But Wait, There’s More!


Yesterday I registered for my first college class. Last night, before I went to bed, I checked my account with the school. I had a zero balance. It was a great feeling to fall asleep with.

This morning I had a meeting with the college’s Student Accessibility Services office. My counselor was very pleased that I’d gotten the application done before the meeting, and after we got the introductory details out of the way, we started going over the accommodations that she recommended for me. Despite a letter from my psychologist explaining that I’ve been improving recently, my counselor approached my situation from a standpoint of what the stress of school could cause in someone with my diagnoses rather than what I’ve been exhibiting. We decided on a list of seven accommodations designed to help me learn – six of her own recommendation, and one that I requested. We then went on to examine the class that I had registered for, to see if I was taking a class taught by an instructor who’s not as accommodating of students in my situation. The verdict is that the instructor is not the best choice, but tolerable. There are two other instructors that she would recommend for that class, and I’m waitlisted for a class with one of them. (I signed up for a class that I knew would have seats in it, but then put myself on the waitlist for a class with more desirable hours. If a spot comes open when they get to me, then I get to attend that class instead.) We chatted for a while longer and then she went to scan all my forms, and that’s when I got an email.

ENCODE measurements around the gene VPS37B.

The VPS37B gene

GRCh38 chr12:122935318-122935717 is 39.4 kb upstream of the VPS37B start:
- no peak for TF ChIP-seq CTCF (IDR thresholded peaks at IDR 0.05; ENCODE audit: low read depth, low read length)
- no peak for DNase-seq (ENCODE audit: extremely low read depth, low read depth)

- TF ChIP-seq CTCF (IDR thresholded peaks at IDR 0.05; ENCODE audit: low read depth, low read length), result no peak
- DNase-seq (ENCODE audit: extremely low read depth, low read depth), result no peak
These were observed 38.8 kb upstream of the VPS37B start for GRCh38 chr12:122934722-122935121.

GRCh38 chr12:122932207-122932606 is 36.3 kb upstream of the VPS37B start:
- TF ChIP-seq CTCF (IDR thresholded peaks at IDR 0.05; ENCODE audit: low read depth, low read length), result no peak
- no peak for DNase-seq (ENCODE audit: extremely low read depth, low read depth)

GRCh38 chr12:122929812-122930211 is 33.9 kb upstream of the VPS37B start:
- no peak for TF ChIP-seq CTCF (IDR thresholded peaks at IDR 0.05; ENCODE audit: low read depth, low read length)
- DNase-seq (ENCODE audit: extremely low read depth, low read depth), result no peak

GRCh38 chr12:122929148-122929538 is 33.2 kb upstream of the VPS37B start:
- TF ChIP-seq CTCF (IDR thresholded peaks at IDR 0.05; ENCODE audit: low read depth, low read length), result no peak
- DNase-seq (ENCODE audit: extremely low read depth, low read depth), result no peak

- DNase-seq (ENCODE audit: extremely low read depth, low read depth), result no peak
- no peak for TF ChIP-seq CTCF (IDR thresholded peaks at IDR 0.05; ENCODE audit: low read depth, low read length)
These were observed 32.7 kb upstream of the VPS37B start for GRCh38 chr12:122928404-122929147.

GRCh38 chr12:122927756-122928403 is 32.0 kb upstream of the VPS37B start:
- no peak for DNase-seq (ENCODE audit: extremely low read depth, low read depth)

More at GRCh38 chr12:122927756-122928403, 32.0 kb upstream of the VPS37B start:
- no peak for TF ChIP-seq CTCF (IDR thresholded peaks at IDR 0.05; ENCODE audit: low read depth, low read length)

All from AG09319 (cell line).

Last Thursday, I wrote about my meeting with an advisory specialist in the Health Sciences department, and how much it had added to my list of things to do before I’m accepted into the sonography program. There’s one part in particular that I want to bring to your attention:

Back to Anatomy & Physiology I for a minute. There have been so many students that have taken and failed this course since it was instituted that they now give an assessment test that you need to score a 70% or higher on in order to place into A&P I. There is a list of test objectives, so you’ll have an idea what to expect on this test. That list is six pages long. I can either study for it on my own, or I can take Biology Fundamentals, a course that exists only to be preparation for this exam. Because it’s not part of this or any other degree program, it’s almost certainly going to have to come out of my pocket and not be covered by my agreement with Texas Workforce Commission.